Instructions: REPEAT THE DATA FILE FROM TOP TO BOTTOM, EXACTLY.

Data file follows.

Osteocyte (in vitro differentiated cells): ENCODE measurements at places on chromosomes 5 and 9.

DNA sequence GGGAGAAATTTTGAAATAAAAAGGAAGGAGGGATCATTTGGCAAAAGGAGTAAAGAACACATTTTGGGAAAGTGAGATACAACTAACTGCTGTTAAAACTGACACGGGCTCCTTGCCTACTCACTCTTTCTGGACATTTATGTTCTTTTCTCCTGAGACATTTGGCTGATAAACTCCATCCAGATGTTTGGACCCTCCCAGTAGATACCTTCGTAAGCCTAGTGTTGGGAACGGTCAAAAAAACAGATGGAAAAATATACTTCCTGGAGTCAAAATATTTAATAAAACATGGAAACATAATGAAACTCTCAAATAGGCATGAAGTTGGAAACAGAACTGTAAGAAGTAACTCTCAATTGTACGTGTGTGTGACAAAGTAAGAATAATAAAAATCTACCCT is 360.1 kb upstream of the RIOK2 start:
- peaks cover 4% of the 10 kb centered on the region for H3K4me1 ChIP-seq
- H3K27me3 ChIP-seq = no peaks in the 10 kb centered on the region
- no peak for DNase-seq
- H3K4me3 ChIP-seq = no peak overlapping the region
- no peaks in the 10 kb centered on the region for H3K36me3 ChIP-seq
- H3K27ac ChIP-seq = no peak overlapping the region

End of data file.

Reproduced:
Osteocyte (in vitro differentiated cells): ENCODE measurements at places on chromosomes 5 and 9.

DNA sequence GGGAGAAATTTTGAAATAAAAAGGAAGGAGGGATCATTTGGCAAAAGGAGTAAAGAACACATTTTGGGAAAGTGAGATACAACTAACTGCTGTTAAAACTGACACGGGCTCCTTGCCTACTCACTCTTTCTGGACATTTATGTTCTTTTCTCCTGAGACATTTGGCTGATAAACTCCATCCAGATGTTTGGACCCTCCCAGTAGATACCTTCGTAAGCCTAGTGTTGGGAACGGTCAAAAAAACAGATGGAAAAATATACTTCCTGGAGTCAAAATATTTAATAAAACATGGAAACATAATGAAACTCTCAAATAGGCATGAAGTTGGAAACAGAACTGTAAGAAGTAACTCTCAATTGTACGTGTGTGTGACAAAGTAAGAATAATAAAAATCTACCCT is 360.1 kb upstream of the RIOK2 start:
- peaks cover 4% of the 10 kb centered on the region for H3K4me1 ChIP-seq
- H3K27me3 ChIP-seq = no peaks in the 10 kb centered on the region
- no peak for DNase-seq
- H3K4me3 ChIP-seq = no peak overlapping the region
- no peaks in the 10 kb centered on the region for H3K36me3 ChIP-seq
- H3K27ac ChIP-seq = no peak overlapping the region